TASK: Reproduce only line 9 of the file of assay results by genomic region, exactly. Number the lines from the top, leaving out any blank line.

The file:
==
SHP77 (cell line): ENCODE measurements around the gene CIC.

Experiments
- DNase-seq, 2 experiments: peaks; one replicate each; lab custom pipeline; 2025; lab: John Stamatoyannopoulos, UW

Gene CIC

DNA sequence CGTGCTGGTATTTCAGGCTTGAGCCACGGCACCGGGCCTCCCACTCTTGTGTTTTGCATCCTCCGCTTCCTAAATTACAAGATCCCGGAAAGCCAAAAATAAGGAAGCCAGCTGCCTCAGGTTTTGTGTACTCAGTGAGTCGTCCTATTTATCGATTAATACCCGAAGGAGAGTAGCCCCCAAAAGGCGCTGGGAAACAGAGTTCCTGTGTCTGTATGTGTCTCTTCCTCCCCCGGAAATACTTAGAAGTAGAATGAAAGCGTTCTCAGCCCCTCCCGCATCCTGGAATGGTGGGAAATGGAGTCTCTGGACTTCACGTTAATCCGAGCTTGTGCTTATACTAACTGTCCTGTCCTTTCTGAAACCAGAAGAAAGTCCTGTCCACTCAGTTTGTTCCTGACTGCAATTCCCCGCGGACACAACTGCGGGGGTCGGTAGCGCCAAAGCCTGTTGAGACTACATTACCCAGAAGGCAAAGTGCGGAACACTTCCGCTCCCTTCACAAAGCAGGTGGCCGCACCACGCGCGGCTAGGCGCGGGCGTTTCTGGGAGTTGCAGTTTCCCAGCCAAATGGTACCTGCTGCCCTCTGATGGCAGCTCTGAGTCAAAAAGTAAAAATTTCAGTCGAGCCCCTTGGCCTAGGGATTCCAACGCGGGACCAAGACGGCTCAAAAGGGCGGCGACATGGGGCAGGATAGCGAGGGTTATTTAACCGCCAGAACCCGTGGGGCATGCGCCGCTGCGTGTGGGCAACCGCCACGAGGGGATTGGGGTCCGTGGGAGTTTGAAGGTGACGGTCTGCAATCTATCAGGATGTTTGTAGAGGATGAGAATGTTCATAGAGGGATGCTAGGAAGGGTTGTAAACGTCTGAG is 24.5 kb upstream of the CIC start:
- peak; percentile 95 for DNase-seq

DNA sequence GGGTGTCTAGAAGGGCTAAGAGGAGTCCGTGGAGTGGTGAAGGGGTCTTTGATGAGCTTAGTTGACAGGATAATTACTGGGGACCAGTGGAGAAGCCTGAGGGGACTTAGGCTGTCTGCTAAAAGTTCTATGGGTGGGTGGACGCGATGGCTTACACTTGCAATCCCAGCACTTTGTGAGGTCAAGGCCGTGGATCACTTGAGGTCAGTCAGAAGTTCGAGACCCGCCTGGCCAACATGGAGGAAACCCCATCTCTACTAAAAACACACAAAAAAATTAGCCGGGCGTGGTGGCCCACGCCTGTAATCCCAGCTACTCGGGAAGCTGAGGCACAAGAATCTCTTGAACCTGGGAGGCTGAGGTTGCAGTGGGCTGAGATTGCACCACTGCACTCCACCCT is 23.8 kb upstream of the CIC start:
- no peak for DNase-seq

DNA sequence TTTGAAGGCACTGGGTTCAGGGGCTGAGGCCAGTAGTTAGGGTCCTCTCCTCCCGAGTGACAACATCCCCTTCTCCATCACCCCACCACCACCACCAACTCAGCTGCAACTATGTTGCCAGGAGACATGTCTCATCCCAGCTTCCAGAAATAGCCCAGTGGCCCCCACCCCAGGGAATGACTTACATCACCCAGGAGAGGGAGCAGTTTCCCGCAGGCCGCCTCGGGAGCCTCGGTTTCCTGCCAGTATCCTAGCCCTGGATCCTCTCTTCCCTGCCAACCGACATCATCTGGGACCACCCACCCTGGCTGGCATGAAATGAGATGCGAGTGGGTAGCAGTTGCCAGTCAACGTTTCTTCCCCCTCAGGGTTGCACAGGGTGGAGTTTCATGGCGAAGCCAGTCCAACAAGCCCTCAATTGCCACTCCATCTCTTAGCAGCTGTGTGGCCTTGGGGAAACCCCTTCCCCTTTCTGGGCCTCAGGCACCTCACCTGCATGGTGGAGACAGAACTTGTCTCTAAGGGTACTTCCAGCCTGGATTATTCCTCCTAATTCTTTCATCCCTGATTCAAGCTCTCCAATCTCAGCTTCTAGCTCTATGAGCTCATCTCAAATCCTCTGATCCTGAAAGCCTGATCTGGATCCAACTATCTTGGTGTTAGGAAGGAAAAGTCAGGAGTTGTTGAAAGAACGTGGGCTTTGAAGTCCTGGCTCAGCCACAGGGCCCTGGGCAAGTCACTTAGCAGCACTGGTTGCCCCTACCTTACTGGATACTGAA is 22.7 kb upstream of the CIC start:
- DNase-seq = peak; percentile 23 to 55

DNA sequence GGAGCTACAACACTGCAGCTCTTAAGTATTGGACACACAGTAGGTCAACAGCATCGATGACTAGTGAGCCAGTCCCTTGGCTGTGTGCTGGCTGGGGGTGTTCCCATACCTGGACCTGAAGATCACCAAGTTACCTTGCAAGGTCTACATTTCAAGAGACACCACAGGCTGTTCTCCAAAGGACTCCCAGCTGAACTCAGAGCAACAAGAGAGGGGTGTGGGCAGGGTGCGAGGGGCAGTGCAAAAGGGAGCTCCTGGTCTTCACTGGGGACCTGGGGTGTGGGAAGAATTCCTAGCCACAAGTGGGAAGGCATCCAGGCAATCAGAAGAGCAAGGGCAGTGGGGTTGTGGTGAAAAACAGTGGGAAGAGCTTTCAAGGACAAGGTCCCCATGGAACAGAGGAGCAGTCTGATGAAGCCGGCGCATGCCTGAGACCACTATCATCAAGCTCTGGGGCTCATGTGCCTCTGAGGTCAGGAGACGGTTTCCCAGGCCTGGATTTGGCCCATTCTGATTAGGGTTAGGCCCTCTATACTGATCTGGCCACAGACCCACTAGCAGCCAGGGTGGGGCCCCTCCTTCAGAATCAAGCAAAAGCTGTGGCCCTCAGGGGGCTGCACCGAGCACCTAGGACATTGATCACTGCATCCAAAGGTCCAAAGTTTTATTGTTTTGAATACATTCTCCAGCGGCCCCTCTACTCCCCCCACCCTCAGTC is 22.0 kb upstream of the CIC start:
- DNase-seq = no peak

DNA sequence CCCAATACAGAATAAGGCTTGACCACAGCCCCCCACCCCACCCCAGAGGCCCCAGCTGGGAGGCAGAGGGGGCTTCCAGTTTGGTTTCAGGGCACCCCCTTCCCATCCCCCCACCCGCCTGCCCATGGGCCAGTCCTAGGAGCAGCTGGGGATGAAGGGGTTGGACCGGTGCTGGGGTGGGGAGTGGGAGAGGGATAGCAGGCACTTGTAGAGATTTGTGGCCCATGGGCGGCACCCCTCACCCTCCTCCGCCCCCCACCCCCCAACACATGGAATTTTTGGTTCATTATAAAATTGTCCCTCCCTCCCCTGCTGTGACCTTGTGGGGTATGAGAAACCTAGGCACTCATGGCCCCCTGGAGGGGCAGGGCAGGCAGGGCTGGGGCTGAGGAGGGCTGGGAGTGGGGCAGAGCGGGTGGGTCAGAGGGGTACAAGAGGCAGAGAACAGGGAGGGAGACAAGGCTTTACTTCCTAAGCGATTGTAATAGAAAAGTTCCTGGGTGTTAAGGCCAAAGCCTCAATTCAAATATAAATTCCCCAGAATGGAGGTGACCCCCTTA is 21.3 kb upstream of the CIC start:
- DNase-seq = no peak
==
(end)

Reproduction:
DNA sequence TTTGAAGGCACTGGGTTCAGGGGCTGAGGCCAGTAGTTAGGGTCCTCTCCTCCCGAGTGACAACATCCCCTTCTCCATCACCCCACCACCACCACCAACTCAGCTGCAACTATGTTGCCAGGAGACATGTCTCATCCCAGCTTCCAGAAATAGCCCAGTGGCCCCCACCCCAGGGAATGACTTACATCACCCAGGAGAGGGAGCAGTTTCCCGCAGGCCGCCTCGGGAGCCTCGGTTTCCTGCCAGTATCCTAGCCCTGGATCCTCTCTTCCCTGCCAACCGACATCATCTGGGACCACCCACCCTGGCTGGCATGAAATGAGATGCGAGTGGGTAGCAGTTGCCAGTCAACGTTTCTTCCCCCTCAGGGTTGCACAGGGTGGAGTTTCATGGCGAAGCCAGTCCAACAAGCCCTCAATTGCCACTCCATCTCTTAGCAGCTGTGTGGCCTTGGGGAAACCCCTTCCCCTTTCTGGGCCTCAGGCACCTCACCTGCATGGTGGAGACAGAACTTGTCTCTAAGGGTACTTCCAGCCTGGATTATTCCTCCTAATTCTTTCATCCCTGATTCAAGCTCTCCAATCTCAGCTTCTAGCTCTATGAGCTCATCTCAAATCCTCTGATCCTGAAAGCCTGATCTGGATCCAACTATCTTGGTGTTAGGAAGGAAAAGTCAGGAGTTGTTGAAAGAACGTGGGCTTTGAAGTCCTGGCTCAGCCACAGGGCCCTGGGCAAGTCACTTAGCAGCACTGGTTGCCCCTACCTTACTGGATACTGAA is 22.7 kb upstream of the CIC start: